Friday, August 12, 2011

A million actual engineers?

This article about the cause of the many deaths and much disruption caused by a high-speed rail crash in China contained the unsurprising conclusion that there was a design flaw in the system.

This is a reminder that it is one thing to produce a million engineers every year, as we are told they are doing in China and India, and quite another to produce highly competent licensed Professional Engineers with the guts to stand up to management. I wonder how many of those graduates in China are "engineers" in name only.

Of course, incidents like the Challenger explosion remind us that even our system can fail when the engineer can't stop management, particularly politically astute management, from doing something not based on sound science.

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Reflections on 30 years of the PC

Today is the 30th anniversary of the release announcement for the IBM PC. At the time, this was a key breakthrough in standardization of software for individuals and companies, as the platform allowed clones with the same Intel 8080 processor to have the same functionality at much lower cost.

Making the computer into a commodity changed the world, although it almost stifled innovation because money could be made on software without any vision at all. We are incredibly lucky that Apple survived the Lisa to produce the Mac with a mouse and a full GUI interface or we might still be waiting for devices like the iPad.

A long flashback digression. Although I had been programming and using computers for more than a decade at that time (my first access had been to a Honeywell system while in HS, where a teacher ran decks for us when it wasn't being used by the school system), they weren't suitable for writing. Good word processing systems that could handle special characters and equations were extremely expensive and limited to the business world. Our department got a home built using 8" floppy disks running the CP/M system with WordStar. WordStar could handle bold, italics, and greek letters along with superscripts and subscripts, which was like a dream come true when Word was still a dream and WordPerfect was not yet on the market. It still amazes me how many features of WordStar exist in HTML and the hot keys that somehow also appear in Word. (Learning basic HTML was trivial to someone who had used WordStar, since it was essentially a markup language for documents.) Later we bought a PC clone for home use, but the real revolution was when our department got a Mac and Adobe Illustrator as well as Photoshop. This was so far beyond the PC world as to boggle the mind. It is often forgotten how important the Apple consumer world was to the adoption of Adobe products like Pagemaker when PC users were still taping pictures into empty rectangles on a printout. Since our work machines ran one of the flavors of UNIX windows systems and I could use a Mac for fancier graphics, I was never as beholden to the M$ version as some. Now that I have an iPad it irritates me no end that I can't click on a link by touching the screen of a PC or laptop. For me, the iPad's only limitation is that I haven't adapted to either the glass keyboard or the nice portable keyboard for rapid touch typing. Hence the remark below. End of unnecessary digression.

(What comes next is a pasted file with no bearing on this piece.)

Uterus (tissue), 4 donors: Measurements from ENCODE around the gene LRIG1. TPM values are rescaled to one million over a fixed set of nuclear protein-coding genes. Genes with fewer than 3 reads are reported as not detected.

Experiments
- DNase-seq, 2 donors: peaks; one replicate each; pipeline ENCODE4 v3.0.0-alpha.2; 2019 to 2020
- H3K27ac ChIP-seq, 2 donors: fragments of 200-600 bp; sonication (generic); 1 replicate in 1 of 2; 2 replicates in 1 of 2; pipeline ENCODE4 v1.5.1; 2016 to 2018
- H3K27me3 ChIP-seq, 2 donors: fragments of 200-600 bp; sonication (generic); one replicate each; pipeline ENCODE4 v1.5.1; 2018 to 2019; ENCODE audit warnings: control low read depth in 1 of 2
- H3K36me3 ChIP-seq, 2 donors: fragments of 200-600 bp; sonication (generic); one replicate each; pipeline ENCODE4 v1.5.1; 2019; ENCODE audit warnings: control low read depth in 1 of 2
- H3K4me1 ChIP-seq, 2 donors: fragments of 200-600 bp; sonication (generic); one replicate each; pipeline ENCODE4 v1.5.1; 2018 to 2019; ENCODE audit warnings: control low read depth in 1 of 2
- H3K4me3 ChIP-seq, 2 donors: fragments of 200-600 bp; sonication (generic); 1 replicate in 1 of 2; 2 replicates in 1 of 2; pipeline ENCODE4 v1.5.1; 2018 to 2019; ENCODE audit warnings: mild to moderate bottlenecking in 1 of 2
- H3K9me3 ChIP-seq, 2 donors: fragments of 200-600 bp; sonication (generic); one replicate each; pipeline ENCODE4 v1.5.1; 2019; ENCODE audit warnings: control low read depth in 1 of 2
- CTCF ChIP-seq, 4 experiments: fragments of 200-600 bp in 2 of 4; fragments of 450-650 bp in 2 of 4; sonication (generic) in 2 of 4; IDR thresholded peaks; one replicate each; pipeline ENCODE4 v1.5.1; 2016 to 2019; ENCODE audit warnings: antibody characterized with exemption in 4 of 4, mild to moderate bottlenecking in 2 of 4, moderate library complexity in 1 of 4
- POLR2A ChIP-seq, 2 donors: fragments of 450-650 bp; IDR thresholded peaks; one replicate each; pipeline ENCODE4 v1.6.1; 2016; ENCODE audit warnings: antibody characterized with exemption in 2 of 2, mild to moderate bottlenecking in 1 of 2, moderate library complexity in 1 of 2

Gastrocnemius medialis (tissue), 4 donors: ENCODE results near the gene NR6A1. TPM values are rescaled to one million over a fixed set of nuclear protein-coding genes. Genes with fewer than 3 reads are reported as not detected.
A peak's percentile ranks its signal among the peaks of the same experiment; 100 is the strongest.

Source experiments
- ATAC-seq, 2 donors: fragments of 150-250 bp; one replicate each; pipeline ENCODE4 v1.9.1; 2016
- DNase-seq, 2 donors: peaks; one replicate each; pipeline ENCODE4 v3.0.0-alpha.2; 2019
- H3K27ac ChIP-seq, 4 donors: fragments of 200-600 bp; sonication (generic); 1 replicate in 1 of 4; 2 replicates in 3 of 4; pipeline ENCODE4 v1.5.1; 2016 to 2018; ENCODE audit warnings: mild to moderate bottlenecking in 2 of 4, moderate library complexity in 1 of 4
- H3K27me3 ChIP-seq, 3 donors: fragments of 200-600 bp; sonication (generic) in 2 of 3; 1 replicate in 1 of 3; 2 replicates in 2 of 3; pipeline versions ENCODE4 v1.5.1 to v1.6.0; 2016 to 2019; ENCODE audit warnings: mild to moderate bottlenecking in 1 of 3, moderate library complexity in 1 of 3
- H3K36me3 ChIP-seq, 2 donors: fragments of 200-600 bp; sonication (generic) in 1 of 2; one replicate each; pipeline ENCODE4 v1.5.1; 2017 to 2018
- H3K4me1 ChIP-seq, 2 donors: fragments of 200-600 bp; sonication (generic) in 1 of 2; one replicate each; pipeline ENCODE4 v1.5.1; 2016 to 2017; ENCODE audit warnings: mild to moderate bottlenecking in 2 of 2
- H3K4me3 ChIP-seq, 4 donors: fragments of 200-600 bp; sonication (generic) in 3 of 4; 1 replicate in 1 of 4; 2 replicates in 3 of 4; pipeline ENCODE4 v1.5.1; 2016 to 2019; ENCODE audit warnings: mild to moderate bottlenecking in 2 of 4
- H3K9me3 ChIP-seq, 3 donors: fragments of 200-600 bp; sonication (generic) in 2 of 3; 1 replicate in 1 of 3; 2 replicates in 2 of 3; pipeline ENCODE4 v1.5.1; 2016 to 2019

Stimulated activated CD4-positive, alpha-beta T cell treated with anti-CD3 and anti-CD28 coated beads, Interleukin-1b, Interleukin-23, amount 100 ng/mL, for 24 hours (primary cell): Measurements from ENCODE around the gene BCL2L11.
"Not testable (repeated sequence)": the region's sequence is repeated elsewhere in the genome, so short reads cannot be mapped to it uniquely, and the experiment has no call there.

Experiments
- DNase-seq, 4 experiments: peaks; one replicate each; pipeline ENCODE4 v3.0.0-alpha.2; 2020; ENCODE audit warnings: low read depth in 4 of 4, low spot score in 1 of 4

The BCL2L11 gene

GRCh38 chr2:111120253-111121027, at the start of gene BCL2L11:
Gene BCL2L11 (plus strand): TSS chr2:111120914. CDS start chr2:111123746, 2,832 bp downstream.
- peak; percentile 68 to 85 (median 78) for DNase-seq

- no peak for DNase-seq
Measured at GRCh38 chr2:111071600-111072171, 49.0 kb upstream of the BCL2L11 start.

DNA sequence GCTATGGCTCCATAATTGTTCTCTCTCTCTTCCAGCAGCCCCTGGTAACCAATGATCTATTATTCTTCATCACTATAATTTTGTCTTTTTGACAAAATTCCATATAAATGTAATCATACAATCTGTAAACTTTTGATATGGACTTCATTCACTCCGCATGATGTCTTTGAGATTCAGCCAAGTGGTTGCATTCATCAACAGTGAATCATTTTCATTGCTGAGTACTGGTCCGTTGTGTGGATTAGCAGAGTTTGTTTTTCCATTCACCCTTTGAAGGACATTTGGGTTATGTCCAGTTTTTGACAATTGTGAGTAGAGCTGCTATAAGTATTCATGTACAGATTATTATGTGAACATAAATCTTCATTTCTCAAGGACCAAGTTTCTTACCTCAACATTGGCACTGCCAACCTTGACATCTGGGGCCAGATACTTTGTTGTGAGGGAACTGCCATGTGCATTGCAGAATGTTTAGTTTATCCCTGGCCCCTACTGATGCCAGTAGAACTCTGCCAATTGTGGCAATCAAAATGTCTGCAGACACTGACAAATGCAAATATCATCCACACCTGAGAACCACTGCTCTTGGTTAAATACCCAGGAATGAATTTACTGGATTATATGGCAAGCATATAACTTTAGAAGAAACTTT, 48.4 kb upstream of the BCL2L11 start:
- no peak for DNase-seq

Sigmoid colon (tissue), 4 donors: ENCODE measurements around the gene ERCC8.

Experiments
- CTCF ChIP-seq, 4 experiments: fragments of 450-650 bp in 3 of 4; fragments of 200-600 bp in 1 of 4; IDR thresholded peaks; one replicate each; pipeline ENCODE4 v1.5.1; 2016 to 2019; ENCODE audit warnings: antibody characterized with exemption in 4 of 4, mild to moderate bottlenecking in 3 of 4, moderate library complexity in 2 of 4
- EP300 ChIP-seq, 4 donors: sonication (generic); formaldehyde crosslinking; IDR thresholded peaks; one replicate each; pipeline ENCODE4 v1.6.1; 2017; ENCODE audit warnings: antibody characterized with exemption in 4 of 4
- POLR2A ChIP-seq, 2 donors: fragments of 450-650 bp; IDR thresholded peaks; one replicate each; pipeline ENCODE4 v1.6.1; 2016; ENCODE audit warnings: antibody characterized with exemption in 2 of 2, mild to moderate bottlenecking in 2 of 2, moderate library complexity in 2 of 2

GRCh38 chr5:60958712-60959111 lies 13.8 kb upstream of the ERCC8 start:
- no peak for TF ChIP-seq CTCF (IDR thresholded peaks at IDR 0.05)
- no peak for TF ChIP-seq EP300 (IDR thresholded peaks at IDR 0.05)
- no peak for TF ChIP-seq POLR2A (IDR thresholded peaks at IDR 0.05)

As I commented over at Dean Dad's today, hand-held devices are changing the way we look at computers and what they do for us and how they hold us back.

IMHO, the most important choice today is your keyboard.

For example, M$ bloatware means even really fast hardware takes forever to boot compared to a MacBook, not to mention an iPad. This is a big deal in a classroom, where just booting up the computer can take a substantial part of the between-class time if you find it locked or off. [All of our classroom machines go into a single-user locked mode if left unattended, for security reasons. The only way out is a power-button reboot that takes several minutes.] It is truly remarkable how slow the Vista operating system is, almost as remarkable as how M$ has never admitted it was an utter failure. (I love that if you go to a Windows Vista page, it says you should buy Windows 7.)